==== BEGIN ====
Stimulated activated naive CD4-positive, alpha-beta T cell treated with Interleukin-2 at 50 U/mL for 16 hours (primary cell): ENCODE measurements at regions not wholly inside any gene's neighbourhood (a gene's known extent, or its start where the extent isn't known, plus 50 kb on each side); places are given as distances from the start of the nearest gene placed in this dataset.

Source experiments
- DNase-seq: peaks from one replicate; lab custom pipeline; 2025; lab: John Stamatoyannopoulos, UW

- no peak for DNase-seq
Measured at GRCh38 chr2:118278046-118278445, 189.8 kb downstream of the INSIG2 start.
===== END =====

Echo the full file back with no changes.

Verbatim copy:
Stimulated activated naive CD4-positive, alpha-beta T cell treated with Interleukin-2 at 50 U/mL for 16 hours (primary cell): ENCODE measurements at regions not wholly inside any gene's neighbourhood (a gene's known extent, or its start where the extent isn't known, plus 50 kb on each side); places are given as distances from the start of the nearest gene placed in this dataset.

Source experiments
- DNase-seq: peaks from one replicate; lab custom pipeline; 2025; lab: John Stamatoyannopoulos, UW

- no peak for DNase-seq
Measured at GRCh38 chr2:118278046-118278445, 189.8 kb downstream of the INSIG2 start.